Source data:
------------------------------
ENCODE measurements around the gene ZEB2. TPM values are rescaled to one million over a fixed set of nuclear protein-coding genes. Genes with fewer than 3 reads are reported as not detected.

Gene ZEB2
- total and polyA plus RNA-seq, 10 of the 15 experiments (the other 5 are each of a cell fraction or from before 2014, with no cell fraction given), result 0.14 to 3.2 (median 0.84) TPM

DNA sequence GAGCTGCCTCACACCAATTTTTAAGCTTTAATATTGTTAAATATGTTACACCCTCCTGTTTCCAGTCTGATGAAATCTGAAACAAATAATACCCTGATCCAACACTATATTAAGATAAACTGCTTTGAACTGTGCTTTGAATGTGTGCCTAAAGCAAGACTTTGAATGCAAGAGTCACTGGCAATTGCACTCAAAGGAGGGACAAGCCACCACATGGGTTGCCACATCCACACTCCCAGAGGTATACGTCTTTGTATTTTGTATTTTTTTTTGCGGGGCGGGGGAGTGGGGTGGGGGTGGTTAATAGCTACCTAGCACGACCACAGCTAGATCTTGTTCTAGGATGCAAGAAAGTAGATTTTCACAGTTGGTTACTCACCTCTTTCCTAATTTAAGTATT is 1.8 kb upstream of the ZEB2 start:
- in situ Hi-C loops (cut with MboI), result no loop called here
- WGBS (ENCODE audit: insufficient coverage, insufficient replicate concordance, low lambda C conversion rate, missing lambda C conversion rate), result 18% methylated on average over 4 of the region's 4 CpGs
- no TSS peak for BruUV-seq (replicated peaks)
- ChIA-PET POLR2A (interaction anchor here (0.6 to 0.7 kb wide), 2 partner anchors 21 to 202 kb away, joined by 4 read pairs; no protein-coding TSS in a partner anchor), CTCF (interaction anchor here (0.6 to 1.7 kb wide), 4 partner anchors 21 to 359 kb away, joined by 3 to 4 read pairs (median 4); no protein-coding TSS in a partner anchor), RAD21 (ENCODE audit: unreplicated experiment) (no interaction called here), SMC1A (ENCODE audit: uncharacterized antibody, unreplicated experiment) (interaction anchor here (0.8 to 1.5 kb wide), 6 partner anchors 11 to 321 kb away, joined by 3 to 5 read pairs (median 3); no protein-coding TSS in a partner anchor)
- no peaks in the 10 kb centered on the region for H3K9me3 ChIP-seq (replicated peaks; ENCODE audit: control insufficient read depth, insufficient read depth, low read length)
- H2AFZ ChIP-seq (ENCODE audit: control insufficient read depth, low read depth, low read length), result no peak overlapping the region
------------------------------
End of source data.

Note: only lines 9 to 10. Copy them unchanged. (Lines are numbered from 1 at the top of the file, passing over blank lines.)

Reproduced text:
- no peaks in the 10 kb centered on the region for H3K9me3 ChIP-seq (replicated peaks; ENCODE audit: control insufficient read depth, insufficient read depth, low read length)
- H2AFZ ChIP-seq (ENCODE audit: control insufficient read depth, low read depth, low read length), result no peak overlapping the region